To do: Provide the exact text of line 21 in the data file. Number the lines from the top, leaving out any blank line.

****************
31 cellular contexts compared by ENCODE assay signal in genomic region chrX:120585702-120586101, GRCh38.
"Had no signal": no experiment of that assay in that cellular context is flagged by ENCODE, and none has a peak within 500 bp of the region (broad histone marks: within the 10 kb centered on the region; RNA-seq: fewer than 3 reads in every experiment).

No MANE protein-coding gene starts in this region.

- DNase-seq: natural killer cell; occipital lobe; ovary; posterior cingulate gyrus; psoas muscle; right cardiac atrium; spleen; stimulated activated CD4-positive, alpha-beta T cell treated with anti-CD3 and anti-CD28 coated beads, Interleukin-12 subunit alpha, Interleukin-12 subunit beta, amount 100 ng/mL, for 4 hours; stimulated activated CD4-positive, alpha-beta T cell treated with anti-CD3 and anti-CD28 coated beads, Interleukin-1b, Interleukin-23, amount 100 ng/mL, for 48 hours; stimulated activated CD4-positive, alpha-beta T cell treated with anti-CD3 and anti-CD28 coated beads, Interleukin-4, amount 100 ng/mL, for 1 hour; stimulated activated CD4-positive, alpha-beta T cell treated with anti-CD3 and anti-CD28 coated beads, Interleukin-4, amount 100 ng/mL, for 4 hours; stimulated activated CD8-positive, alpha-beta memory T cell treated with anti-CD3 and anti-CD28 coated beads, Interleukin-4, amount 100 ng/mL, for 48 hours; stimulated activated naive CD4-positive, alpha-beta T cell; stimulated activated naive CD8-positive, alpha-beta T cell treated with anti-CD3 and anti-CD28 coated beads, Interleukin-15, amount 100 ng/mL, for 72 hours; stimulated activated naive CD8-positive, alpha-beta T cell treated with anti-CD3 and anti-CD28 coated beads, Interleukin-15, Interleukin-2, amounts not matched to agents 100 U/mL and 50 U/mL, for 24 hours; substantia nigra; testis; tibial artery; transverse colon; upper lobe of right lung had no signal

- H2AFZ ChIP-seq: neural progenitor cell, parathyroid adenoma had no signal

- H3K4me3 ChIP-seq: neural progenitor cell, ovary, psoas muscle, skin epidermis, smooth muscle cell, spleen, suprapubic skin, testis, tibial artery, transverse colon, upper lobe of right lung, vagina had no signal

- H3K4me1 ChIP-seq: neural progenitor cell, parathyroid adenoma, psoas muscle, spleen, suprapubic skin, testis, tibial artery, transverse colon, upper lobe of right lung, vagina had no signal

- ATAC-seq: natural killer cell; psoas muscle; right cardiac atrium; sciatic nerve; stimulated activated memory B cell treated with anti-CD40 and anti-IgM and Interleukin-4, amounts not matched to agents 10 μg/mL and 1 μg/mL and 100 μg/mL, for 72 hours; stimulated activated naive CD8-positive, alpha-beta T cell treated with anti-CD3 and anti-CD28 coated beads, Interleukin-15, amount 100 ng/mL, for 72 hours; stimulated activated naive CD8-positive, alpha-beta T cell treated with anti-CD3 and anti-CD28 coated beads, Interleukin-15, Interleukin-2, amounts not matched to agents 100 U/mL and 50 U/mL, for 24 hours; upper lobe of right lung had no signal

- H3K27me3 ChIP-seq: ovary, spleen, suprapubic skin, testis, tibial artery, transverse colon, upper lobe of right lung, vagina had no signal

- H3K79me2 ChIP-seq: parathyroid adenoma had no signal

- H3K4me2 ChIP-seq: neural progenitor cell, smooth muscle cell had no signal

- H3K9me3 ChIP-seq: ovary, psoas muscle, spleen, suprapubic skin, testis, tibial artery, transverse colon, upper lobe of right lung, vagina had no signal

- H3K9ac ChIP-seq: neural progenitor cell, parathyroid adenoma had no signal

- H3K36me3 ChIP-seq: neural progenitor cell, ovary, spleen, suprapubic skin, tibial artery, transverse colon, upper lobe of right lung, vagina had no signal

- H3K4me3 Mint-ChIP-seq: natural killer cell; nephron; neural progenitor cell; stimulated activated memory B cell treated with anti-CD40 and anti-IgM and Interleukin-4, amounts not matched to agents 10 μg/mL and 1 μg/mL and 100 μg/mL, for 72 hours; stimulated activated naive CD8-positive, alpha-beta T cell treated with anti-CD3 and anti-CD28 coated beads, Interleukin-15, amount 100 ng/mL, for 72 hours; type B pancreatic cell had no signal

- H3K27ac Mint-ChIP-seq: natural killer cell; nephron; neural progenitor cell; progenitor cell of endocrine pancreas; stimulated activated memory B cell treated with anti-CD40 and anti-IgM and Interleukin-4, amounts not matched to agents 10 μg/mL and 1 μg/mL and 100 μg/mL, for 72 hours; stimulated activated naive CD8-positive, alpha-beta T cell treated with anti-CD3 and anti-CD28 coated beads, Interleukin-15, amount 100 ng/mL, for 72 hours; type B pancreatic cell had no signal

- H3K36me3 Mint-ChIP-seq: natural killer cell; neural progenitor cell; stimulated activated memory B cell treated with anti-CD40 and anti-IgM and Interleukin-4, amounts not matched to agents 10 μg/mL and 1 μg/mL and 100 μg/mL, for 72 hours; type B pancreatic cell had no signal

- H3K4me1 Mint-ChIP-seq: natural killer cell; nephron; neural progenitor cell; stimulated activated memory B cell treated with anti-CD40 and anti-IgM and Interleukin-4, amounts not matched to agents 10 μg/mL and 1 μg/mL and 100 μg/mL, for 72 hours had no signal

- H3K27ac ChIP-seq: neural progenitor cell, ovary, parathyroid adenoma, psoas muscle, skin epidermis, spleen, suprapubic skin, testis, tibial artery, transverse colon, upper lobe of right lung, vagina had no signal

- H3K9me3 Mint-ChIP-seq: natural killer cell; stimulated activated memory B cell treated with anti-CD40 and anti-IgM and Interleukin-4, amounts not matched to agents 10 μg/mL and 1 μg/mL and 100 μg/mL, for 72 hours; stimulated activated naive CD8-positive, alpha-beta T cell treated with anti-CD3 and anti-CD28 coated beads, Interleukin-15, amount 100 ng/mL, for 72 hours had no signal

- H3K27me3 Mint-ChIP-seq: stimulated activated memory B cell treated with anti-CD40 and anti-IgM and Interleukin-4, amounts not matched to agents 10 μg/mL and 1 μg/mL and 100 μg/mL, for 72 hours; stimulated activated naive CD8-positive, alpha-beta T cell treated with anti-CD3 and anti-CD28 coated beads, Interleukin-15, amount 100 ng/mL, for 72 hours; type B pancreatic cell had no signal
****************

- H3K27me3 Mint-ChIP-seq: stimulated activated memory B cell treated with anti-CD40 and anti-IgM and Interleukin-4, amounts not matched to agents 10 μg/mL and 1 μg/mL and 100 μg/mL, for 72 hours; stimulated activated naive CD8-positive, alpha-beta T cell treated with anti-CD3 and anti-CD28 coated beads, Interleukin-15, amount 100 ng/mL, for 72 hours; type B pancreatic cell had no signal